‘When a ma-an loves a wom-an . . . ’
Percy’s warming up, the same song three times, the same lines three times, testing the sound system. Not sure we can stay till he does his thing for real because Tex is on a curfew – must be home by midnight, or else.
Or else what, I wonder?
We have a few drinks, laugh a lot and I sympathise with Janet. She broke a bone in her foot while disposing of a dead mouse. She lends me a children’s book and gives me a bag of sweets. I feel like an invalid but she’s the one in the cast.
The clock hands edge past eleven and all too soon the fun stops. It’s time to go.
The Land Rover chugs its way towards Malkerns, down that dark, mysterious valley, the heavenly Ezulwini. Mountains, streams and waterfalls – even King Solomon’s mines – are resting under the cover of night.
The diggers’ lively chatter tails off. They have to drop me off and make it back themselves before the Land Rover turns into a pumpkin. Or whatever it is the director’s cursed them with this time.
I’m getting anxious at the thought, the: ‘When will I see you again . . .’ kind of thought. Why is it songs you’d rather not have in your head pop in at critical moments and stay? Popular culture, an unwelcome song for every occasion.
It’s a sad parting. I light the lamp in my caravan, contemplate writing some notes but I’m not in the mood. I try and read the children’s book but the thought of that murdered night watchman slips into my head. My ears alert for the sounds of the night, I lie awake, happy and sad.
I’m just dropping off to sleep when I hear a vehicle approaching. The engine stops. I hear footsteps. Adrenaline’s amazing stuff. The penknife’s in my hand. The footsteps are very close. They stop. There’s a gentle knock on the door. (The door that doesn’t lock – I’ve added a wedge of cardboard to buy me time when the murderer of my fertile imagination arrives.)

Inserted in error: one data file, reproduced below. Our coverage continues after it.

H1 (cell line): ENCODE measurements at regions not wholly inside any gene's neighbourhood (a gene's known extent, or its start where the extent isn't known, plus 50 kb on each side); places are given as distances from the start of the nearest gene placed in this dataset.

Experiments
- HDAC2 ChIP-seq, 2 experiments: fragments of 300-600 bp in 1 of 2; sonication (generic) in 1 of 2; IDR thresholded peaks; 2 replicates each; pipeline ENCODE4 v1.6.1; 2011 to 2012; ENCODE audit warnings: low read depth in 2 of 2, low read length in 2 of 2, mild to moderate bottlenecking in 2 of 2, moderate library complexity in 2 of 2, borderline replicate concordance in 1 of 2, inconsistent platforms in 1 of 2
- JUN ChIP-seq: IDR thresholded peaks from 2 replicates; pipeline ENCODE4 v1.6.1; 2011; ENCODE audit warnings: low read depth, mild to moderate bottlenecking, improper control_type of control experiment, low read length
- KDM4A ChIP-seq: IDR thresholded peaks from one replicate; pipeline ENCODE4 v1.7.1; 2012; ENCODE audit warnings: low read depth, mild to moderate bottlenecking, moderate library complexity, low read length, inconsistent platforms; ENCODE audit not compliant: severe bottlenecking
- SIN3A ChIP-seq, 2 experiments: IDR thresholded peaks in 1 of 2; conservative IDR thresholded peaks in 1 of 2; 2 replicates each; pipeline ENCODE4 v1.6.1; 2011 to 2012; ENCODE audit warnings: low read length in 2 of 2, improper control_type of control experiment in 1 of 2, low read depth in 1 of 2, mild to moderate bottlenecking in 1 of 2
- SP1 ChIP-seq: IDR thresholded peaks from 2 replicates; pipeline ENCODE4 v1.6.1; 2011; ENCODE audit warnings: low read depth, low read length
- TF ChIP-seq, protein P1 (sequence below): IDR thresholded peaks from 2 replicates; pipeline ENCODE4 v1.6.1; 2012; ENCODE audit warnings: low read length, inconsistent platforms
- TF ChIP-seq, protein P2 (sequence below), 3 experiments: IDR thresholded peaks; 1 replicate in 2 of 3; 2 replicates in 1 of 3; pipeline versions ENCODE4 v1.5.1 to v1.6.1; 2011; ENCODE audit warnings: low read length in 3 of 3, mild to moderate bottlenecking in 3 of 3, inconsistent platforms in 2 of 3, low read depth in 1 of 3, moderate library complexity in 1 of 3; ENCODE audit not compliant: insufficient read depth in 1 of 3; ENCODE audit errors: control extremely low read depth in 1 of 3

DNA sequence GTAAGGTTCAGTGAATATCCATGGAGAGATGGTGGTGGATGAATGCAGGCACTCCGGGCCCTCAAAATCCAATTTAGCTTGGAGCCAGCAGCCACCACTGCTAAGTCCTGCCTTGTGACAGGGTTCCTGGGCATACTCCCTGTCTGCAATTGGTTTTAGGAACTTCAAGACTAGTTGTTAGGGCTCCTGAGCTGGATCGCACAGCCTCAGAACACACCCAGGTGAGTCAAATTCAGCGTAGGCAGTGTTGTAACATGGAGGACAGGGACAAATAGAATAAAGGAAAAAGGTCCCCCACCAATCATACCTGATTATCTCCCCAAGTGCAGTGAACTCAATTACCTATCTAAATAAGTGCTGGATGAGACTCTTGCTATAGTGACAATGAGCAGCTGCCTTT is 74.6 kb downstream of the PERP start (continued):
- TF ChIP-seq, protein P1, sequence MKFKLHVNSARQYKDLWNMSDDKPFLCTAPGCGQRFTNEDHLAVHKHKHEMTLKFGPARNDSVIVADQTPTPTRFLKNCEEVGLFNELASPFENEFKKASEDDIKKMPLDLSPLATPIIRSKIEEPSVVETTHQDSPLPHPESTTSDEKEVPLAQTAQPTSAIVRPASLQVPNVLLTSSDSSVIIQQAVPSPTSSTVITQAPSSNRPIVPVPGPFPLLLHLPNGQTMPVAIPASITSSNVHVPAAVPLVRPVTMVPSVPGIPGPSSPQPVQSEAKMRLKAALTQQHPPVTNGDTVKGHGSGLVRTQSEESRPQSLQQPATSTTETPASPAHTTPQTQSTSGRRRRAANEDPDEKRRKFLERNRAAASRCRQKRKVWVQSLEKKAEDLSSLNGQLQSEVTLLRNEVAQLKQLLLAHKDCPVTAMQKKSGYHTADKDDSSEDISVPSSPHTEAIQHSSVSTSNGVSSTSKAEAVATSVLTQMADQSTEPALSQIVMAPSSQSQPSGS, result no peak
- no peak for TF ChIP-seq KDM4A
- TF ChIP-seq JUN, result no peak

‘It’s me, are you asleep?’
I rush to remove the wedge and let him in. Yes, it’s the return of Tex, gone midnight.
But what about the curfew?
Seems there was a plan all along. They went to bed, waited till the director was off in the Land of Nod and the door to his private rooms firmly shut. Then ‘covert ops’ sprang into action. Sneaking out into the shooting-star-spattered night they pushed the Land Rover – Tex at the wheel – uphill. At the top they set it off rolling, down through the bat-flitting, monkey-sleeping orange groves, heading for the road. Safely out of hearing range, Tex set the engine running.
And now . . . It’s still dark, but it’s morning. (You didn’t really think I was going to say any more about the night, did you?) As Tex sets off a tiny pearl of light’s beginning to grow on the horizon. The mountains, like nosy friends, peek from behind the net curtain of dawn. The air is saturated with dew and impregnated with wood smoke.
I stand on the step of my temporary home, just looking. The night watchman has survived the night – at least he’s walking, so he’s still alive. I watch his thin figure, arms hugging his thick greatcoat to his reedy body in the chill of the southern African winter. I wave. He shrugs.
Back in the caravan I notice something on the pillow. A cassette. Tattoo You. I have my sexy sax back, just in time. It’ll help me while away the time, Waiting for a Friend.
Next time: not sure, Baked Alaska or Scary, Scary Night? We’ll see.